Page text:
Presentation on theme: "Monitoring and Evaluating the Performance and Impact of ESF Interventions Carolyn J. Heinrich University of Wisconsin-Madison Shaping the Future of the."— Presentation transcript:
Monitoring and Evaluating the Performance and Impact of ESF Interventions Carolyn J. Heinrich University of Wisconsin-Madison Shaping the Future of the ESF ESF and Europe rd-24th June 2010, Workshop 1 Learning (monitoring, evaluation, mutual learning, etc.)
Monitoring and evaluation in the ESF ESF is committed to strengthening its capacity to evaluate added value and use results-based management in applying what is learned to improve program outcomes Evidence-based policy making: basing public policies and practices on scientifically rigorous evidence on impacts Performance management: regularly assessing policy or program performance to promote learning and performance improvement and to hold public officials accountable for policy and program results What are key challenges and prospects in evaluating active labor market policies/ESF-funded schemes and feeding results back into the policy-making cycle?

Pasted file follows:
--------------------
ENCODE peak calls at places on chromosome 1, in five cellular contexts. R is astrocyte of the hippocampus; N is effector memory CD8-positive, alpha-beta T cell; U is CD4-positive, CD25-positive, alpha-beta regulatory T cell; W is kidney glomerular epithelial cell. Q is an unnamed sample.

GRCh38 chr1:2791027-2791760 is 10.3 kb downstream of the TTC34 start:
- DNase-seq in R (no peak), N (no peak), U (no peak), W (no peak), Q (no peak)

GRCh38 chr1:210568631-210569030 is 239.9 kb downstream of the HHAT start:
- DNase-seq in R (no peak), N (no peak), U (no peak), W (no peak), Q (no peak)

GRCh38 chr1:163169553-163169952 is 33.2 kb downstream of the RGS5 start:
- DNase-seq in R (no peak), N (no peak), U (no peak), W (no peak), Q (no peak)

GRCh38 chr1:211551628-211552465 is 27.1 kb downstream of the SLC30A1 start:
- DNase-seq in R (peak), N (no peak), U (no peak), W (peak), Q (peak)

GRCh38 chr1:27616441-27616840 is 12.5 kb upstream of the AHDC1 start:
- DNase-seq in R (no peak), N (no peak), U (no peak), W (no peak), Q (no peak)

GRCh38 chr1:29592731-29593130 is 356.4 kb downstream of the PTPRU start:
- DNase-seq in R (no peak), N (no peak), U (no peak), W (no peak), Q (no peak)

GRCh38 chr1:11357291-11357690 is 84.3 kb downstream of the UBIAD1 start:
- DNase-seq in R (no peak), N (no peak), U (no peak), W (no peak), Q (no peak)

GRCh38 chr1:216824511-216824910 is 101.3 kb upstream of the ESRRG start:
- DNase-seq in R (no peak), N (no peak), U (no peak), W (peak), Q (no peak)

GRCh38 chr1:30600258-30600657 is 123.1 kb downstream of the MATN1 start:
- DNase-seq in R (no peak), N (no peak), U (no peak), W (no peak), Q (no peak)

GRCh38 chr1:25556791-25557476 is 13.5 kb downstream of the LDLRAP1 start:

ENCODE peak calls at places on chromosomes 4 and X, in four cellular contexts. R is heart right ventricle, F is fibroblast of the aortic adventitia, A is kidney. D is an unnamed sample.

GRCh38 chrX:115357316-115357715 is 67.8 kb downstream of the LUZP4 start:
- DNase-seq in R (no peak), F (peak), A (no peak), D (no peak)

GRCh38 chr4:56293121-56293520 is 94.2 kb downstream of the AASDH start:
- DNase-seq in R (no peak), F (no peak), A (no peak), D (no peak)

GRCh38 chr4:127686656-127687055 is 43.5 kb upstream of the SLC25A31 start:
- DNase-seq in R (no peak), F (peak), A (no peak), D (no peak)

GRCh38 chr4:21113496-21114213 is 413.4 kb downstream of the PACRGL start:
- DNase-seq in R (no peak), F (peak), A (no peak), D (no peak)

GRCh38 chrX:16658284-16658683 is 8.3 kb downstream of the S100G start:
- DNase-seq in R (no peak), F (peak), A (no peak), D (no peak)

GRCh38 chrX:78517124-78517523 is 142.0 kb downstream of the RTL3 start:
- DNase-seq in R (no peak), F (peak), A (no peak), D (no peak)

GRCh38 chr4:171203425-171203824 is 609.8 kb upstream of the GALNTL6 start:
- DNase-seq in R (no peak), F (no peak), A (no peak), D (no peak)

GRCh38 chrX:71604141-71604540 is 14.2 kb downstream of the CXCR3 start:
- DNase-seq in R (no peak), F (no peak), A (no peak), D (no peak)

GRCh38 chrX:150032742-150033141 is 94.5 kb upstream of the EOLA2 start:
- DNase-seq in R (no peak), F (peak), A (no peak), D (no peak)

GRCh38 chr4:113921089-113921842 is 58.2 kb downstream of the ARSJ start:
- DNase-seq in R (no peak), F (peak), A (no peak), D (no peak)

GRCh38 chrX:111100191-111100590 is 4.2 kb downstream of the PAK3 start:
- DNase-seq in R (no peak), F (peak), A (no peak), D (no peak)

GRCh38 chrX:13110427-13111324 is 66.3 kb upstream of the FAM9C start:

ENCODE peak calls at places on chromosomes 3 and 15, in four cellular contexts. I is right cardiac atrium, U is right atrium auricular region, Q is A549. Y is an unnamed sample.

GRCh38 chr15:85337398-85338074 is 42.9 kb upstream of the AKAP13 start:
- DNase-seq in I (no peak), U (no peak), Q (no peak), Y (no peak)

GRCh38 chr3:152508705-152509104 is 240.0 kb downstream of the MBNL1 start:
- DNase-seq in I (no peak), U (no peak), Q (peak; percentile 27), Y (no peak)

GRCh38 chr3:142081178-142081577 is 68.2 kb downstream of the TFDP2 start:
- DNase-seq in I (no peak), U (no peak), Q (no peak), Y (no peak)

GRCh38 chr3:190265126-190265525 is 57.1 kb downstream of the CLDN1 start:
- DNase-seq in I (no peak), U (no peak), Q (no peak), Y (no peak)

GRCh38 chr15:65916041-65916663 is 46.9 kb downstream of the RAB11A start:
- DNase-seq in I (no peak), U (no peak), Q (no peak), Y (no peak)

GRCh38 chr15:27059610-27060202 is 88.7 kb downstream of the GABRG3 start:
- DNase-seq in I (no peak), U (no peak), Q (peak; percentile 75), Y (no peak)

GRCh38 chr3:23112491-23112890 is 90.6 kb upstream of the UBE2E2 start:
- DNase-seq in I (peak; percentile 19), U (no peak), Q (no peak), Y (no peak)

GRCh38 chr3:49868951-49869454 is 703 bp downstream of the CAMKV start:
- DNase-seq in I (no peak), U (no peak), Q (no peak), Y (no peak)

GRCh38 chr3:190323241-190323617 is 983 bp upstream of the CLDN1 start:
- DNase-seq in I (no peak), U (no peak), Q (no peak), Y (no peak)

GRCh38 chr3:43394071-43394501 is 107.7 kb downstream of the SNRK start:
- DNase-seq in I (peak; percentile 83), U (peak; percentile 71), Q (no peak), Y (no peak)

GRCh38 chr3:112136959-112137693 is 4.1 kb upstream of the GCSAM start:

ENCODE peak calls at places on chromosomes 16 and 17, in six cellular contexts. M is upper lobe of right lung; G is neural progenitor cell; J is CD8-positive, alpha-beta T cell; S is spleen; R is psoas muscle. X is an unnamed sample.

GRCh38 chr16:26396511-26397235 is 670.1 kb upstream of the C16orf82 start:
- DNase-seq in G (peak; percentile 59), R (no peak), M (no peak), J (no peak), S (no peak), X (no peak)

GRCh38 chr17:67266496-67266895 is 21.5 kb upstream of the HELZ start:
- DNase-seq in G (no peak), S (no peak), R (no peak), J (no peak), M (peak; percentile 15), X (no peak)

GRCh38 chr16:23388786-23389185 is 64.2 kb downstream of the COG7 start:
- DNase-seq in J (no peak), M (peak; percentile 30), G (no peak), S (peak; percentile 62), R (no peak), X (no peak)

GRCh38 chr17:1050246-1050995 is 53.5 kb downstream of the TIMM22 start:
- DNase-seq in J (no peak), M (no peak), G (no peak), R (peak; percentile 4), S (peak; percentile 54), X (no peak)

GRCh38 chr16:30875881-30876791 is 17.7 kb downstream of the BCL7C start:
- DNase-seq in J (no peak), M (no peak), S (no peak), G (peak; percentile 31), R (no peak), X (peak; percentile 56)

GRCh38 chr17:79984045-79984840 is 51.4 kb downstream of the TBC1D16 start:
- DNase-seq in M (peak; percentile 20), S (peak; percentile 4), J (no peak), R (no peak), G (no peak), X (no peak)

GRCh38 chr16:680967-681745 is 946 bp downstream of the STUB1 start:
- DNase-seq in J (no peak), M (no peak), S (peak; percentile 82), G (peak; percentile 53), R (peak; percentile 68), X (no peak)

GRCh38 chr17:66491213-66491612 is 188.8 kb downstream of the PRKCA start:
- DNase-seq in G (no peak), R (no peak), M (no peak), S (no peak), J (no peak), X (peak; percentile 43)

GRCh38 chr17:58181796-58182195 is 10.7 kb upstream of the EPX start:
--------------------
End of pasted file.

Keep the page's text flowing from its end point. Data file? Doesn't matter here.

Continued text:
Key issues/questions addressed in this presentation Can rigorous standards and methods for identifying program impacts be reconciled with demands for public accountability and production of timely performance information for decision-making? How can evidence on performance and impacts be made more accessible in the policy cycle for improving policy/program outcomes?
Key issues/questions (cont.) What are the costsfinancial and political associated with performance assessment and impact evaluation activities and use of this information in policy making? What do recent U.S. impact evaluation and performance management efforts reveal about program effectiveness in increasing skills levels, employment and earnings among the workforce, particularly for economically vulnerable groups?